Early onset of alcohol and other substance use increases the risk of having high-risk patterns in adulthood such as the mixed use of different substances. Identifying risk factors associated with this early onset may serve to improve the impact of prevention strategies and interventions aimed at delaying the beginning of substance use [43]. This study provides more evidence about the relevance of impulsivity among early adolescents and its higher level depending on the substances used and the instruments employed to detect it. As stated in previous studies, not only could early identification of impulsive subjects facilitate psychiatric diagnosis, but this information could also be used to monitor those subjects without psychiatric disorders for preventing the early use and possible abuse of substances [14].

The relatively small size of the sample of tobacco and cannabis users in comparison with the other groups is one of the main limitations of this study, but this is an aspect that is difficult to address even in future studies, given the age of the target population: greater use of tobacco and cannabis among adolescents aged 12–14 would not be expected. The absence of measures with regard to possible mediators that could provide more information is another limitation. Furthermore, our cross-sectional design precludes the drawing of causal inferences, so that future research might consider the use of longitudinal assessment of the influence of impulsivity on drug involvement and vice versa, in the style of Fernie et al.’s [17] work.

Despite its limitations, this study analyzed a large sample, which was sufficient to cover different levels of substance-use prevalence, with a multi-method assessment of impulsivity, including self-reports and behavioral tasks for two of the main components (prepotent response inhibition and delay discounting - decision-making) in a digital framework, which prevents errors of transcription. The age group of our participants covered the period when substance use begins, so that even using a cross-sectional design the possible substance-use effect could be attenuated. As Malmberg states, referring to a similar topic [44], it seems plausible to assume that personality (e.g., impulsivity) precedes substance-use behaviors when one assesses a group of early adolescents in the beginning phase of their substance use. In any case, this assertion would have to be confirmed by a longitudinal study. Finally, a strong point of this study is that it assessed the use of not only alcohol but also tobacco and cannabis.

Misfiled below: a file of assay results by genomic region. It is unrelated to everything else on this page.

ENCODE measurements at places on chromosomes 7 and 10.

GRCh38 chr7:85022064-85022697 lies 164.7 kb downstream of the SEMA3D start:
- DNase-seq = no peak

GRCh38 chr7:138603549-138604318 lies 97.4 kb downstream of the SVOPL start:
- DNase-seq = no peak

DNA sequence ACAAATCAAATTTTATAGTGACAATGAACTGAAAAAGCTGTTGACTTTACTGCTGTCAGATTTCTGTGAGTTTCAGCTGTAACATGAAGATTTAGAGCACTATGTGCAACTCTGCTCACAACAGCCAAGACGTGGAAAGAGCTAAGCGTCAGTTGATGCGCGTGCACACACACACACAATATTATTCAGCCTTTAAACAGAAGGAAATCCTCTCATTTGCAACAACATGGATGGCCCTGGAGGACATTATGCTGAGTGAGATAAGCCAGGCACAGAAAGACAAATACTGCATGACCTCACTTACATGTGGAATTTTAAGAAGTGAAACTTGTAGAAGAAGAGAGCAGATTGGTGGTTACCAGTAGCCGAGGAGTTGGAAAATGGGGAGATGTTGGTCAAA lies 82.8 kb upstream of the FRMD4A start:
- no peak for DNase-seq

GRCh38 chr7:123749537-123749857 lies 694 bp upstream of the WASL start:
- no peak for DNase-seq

Conclusions

In sum, the present study shows the presence of higher impulsivity in adolescents with early onset of substance use and its relationship with the level of substance-use involvement. Also, it shows the difference in sensitivity between the self-report tests and the behavioral tests for measuring impulsivity, and how already at these young ages, greater impulsivity is present in people with more substance involvement. These findings have implications for the design of selective and indicated prevention strategies and interventions focused on delaying the onset of substance use, showing the important role of impulsivity in substance use and how different measures indicate disparate sensitivity across different patterns of use.

Declarations

Acknowledgements

This work was supported by the Government Delegation for the Spanish National Plan on Drugs (PNSD), Ref. MSSSI-12-2013/131. The PNSD had no role in the study design, collection, analysis or interpretation of the data, writing the manuscript, or the decision to submit the paper for publication.

Authors’ Affiliations

(1)
Department of Psychology, Faculty of Psychology, University of Oviedo
(2)
Department of Psychology, University of Miguel Hernández

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© Martínez-Loredo et al. 2015

This is an Open Access article distributed under the terms of the Creative Commons Attribution License (http://creativecommons.org/licenses/by/4.0), which permits unrestricted use, distribution, and reproduction in any medium, provided the original work is properly credited. The Creative Commons Public Domain Dedication waiver (http://creativecommons.org/publicdomain/zero/1.0/) applies to the data made available in this article, unless otherwise stated.